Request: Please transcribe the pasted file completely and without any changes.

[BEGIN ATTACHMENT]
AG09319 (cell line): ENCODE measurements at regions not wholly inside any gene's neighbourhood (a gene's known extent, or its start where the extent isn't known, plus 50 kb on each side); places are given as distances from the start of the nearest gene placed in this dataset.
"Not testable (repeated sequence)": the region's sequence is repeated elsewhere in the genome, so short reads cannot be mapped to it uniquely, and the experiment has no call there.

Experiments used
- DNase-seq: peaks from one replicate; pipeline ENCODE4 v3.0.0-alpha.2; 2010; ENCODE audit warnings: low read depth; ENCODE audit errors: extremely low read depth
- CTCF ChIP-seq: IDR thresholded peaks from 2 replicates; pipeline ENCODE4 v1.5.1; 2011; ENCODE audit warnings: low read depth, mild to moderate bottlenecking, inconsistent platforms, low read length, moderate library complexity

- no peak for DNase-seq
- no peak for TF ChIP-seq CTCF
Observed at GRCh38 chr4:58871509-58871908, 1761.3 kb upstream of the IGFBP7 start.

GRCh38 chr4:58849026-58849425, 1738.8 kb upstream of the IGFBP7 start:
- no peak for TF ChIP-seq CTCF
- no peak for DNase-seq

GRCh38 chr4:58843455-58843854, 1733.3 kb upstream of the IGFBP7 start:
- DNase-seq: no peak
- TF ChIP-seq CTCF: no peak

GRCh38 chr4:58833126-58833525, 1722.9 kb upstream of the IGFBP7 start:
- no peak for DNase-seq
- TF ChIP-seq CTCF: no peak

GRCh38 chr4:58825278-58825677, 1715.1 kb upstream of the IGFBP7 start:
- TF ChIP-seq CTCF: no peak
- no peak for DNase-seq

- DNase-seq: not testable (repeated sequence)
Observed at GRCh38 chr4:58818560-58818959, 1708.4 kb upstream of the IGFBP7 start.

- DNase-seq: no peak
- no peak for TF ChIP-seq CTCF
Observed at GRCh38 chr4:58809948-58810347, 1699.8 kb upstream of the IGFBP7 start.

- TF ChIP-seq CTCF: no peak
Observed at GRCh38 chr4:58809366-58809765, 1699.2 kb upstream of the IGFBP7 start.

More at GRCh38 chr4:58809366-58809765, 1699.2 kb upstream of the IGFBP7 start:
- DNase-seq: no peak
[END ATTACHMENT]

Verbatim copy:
AG09319 (cell line): ENCODE measurements at regions not wholly inside any gene's neighbourhood (a gene's known extent, or its start where the extent isn't known, plus 50 kb on each side); places are given as distances from the start of the nearest gene placed in this dataset.
"Not testable (repeated sequence)": the region's sequence is repeated elsewhere in the genome, so short reads cannot be mapped to it uniquely, and the experiment has no call there.

Experiments used
- DNase-seq: peaks from one replicate; pipeline ENCODE4 v3.0.0-alpha.2; 2010; ENCODE audit warnings: low read depth; ENCODE audit errors: extremely low read depth
- CTCF ChIP-seq: IDR thresholded peaks from 2 replicates; pipeline ENCODE4 v1.5.1; 2011; ENCODE audit warnings: low read depth, mild to moderate bottlenecking, inconsistent platforms, low read length, moderate library complexity

- no peak for DNase-seq
- no peak for TF ChIP-seq CTCF
Observed at GRCh38 chr4:58871509-58871908, 1761.3 kb upstream of the IGFBP7 start.

GRCh38 chr4:58849026-58849425, 1738.8 kb upstream of the IGFBP7 start:
- no peak for TF ChIP-seq CTCF
- no peak for DNase-seq

GRCh38 chr4:58843455-58843854, 1733.3 kb upstream of the IGFBP7 start:
- DNase-seq: no peak
- TF ChIP-seq CTCF: no peak

GRCh38 chr4:58833126-58833525, 1722.9 kb upstream of the IGFBP7 start:
- no peak for DNase-seq
- TF ChIP-seq CTCF: no peak

GRCh38 chr4:58825278-58825677, 1715.1 kb upstream of the IGFBP7 start:
- TF ChIP-seq CTCF: no peak
- no peak for DNase-seq

- DNase-seq: not testable (repeated sequence)
Observed at GRCh38 chr4:58818560-58818959, 1708.4 kb upstream of the IGFBP7 start.

- DNase-seq: no peak
- no peak for TF ChIP-seq CTCF
Observed at GRCh38 chr4:58809948-58810347, 1699.8 kb upstream of the IGFBP7 start.

- TF ChIP-seq CTCF: no peak
Observed at GRCh38 chr4:58809366-58809765, 1699.2 kb upstream of the IGFBP7 start.

More at GRCh38 chr4:58809366-58809765, 1699.2 kb upstream of the IGFBP7 start:
- DNase-seq: no peak